These City-States were invaded by successive waves of Fulani tribes who spread the religion of Islam by sword throughout much of the area. There were the effects of the slave trade itself where prisoners captured by warring City-States were sold to the Portuguese, Spanish and English who traded in human lives for a living. This decimated many of the religious groups and partially explains why some orishas much worshipped in Cuba and Brazil is virtually non-existent in modern day Nigeria.
Then there was the effect of Colonialism itself. The Colonialists regarded the Yoruba peoples as little more than ignorant savages, children who were in great need of being ‘civilized’ by the superior Western Europeans who found the Slave Trade and the horrendous Middle Passage a morally acceptable practice. The Yorubas in Nigeria were forced to speak the language of their oppressors and were encouraged to give up their own language. Missionaries taught many of them to practice Christianity and to forget their own ways and religion and the populace were drawn towards the relative wealth of the larger cities where ‘civilization’ took a particularly harsh toll on the religion.
By the mid twentieth century, the Traditional Yoruba Religion was only practiced by an estimated 10% of the population, the rest had become either Christians or Islamic. Many of the Igbo Orisha had fallen into disuse and decay and many sacred posts were left unfilled due to lack of interest on the part of the young who were more interested in finding their fortunes in the cities and the ‘modern world’. The practice of reading the merindilogun or cowrey shell divination had almost ceased to be practiced in Nigeria, with people frequenting Ifá priests or Babalawos almost exclusively. And the religion itself was having to adapt itself to a rapidly changing world, much as what had happened in Cuba and Brazil.
In recent times there has been a great resurgence of the religion, not only in Cuba and Africa, but in all corners of the world. In the sixties, the Austrian artist Suzanne Wenger married a traditional drummer in Oshogbo and became a priestess of Obatalá. She then set about renewing the ancient Orisha Groves there, creating and recreating great beauty where decay had set in. The religion as practiced in Cuba as well as Africa sparked the imaginations, the hearts and the souls of many, particularly in the United States.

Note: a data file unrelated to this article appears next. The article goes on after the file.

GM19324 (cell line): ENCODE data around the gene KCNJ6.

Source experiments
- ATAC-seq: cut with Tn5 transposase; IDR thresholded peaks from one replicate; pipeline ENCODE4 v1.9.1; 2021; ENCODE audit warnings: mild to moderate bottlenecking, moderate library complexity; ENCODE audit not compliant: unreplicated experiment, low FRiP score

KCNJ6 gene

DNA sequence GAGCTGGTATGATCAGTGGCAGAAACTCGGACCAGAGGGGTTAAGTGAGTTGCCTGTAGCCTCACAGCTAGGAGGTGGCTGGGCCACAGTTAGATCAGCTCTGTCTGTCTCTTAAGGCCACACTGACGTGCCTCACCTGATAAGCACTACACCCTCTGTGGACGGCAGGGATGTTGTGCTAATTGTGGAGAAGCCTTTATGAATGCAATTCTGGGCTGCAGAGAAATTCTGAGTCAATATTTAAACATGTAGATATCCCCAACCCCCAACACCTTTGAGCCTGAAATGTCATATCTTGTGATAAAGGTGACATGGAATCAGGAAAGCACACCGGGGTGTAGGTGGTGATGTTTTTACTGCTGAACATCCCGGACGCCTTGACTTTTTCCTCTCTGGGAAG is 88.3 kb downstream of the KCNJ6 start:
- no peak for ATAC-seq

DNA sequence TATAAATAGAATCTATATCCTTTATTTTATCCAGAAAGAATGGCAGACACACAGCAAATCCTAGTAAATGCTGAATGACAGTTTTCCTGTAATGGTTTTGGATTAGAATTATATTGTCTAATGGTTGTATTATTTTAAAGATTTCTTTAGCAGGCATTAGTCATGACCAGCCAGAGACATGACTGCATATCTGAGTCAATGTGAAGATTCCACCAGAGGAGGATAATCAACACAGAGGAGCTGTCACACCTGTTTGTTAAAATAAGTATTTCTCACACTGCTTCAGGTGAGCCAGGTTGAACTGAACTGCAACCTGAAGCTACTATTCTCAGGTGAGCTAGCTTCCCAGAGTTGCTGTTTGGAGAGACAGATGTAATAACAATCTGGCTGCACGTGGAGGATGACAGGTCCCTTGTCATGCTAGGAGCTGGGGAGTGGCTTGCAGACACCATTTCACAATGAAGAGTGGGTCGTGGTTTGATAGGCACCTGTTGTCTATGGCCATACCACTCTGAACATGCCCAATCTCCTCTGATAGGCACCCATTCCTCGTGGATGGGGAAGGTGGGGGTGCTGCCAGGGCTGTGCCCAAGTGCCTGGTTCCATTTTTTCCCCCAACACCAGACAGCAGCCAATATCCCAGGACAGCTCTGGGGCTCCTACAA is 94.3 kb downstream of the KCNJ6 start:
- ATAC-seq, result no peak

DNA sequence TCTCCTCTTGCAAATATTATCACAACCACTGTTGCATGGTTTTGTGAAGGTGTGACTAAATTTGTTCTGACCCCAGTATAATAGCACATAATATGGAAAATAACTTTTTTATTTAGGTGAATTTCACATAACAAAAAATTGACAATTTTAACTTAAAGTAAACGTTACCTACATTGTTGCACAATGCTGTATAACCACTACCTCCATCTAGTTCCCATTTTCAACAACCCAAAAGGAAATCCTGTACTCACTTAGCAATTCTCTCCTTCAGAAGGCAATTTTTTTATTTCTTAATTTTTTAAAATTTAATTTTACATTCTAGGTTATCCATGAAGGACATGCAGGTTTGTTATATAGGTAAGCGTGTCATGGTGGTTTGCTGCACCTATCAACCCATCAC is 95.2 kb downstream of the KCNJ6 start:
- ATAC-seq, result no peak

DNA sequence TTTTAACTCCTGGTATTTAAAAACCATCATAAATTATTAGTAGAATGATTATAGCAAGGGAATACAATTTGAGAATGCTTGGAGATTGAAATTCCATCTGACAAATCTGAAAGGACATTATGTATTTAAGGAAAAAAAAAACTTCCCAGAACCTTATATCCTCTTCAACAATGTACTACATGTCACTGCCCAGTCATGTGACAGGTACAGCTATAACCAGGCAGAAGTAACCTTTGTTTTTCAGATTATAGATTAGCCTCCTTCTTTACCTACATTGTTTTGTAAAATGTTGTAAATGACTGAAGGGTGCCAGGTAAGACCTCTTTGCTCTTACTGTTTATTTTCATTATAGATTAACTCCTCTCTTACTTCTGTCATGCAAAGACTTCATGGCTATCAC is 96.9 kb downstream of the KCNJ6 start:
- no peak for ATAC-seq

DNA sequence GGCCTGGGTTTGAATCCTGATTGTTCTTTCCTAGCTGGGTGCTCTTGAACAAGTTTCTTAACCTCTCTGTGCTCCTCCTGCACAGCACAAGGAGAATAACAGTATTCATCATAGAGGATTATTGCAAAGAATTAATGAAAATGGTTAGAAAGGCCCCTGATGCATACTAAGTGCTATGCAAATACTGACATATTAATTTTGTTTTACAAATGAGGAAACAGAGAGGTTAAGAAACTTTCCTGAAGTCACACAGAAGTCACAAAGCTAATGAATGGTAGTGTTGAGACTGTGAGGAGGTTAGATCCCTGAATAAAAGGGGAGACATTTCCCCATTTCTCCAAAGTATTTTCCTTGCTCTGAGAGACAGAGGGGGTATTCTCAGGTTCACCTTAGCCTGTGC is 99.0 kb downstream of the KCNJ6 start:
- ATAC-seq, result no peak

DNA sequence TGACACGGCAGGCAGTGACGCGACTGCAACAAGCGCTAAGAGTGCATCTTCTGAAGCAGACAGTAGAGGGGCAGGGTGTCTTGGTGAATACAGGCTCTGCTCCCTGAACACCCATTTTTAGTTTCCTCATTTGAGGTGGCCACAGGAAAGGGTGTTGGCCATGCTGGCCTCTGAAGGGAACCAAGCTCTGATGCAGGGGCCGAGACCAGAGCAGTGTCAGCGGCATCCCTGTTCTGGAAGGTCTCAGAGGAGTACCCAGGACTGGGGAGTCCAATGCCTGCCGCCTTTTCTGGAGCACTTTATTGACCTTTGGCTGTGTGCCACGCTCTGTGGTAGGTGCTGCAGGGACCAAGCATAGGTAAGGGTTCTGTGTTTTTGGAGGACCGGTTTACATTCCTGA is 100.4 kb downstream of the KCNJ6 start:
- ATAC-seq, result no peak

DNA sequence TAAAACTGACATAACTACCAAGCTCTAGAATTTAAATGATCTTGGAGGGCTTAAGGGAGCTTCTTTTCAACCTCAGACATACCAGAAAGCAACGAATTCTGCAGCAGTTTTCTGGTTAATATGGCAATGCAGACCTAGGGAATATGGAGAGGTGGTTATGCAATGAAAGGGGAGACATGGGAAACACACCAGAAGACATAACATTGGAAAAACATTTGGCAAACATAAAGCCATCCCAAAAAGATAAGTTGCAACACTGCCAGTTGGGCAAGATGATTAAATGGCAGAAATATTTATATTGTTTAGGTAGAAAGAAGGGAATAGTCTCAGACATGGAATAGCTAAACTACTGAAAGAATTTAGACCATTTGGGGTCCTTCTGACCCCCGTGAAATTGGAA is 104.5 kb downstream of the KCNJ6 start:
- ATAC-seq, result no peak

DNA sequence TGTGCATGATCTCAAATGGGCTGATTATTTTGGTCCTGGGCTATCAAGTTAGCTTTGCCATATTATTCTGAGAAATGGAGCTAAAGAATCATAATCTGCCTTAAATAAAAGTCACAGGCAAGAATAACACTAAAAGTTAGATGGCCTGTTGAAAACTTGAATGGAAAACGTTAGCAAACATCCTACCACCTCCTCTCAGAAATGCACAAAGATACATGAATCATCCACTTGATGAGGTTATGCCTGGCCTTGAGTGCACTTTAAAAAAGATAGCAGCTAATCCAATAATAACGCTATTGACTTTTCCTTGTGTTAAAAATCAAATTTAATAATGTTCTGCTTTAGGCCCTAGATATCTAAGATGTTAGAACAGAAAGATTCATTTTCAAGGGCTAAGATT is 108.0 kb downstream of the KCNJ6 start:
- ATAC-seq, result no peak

Pilgrimages, particularly to Nigeria had a huge effect on the traditional religion. Where some Yoruba’s once saw only an embarrassing past, they became proud. A renewed interest in the religion caused a massive movement to study and to document the religion in its original home. The groves became the beautiful receptacles of awe and mystery they once were and the worship of the Orishas became respectable to the point of being included in the course of study in the major Nigerian Universities.
The religion has become popular the world over, with the religion being featured in a recent edition of Vogue magazine. A recent conference on Orisha worship brought people from such diverse places as the Netherlands, France and Germany as well as Cuba, Puerto, Rico, the United States, Brazil, Trinidad and Nigeria. Here, due to the diversity of languages spoken, the main language spoken at the conference was Yoruba!
Our religion has suffered through exceptional hardship in its original home in Africa as well as its adopted homes in the Diaspora. The truths of this religion have been preserved in different ways on both continents. Things that were preserved in Cuba and Brazil had almost disappeared in Nigeria. Things that were preserved in Africa had been lost or forgotten in the New World. Truth in this religion is not to be found exclusively in any one place any longer.
There is an apataki or ‘Important History’ where Obatalá had a servant (Eshu) who was envious of Obatalá’s exalted position in the world. This envy grew to the point that Eshu set about a plot to assassinate the Lord of All The Orishas. One day as he accompanied Obatalá to the side of a cliff on a tall mountain, he saw his chance. With one push he toppled the Great Orisha off the top of the mountain where he crashed among the rocks below. Pieces of Obatalá were everywhere.
Orunmila arrived on the scene a little while later, having heard of this great ‘mishap’ that had occurred. Knowing that the preservation of order in the world depended on it, Orunmila went about attempting to put all the pieces of the Great Orisha back together. While he was able to re-assemble most of the parts of Obatalá, the task was so great that not even the wise and patient Orunmila could find all the pieces that were strewn across the entirety of the world.
In the same way, the truths of our religion are strewn across the world, on two distant continents. Each area, be it Brazil, Cuba, Trinidad, Puerto Rico or even Nigeria, has only pieces of these truths. And it is up to us to try to complete as well as we can, the monumental task begun by Orunmila, so that our beloved religion may once again be whole. With Wisdom, Love for the Orishas and a true sense of Brotherhood (and Sisterhood) we just may succeed in this daunting task.
Culled from: http://odileke.blogspot.com/2012/04/religion-in-africa-and-cuba-how.html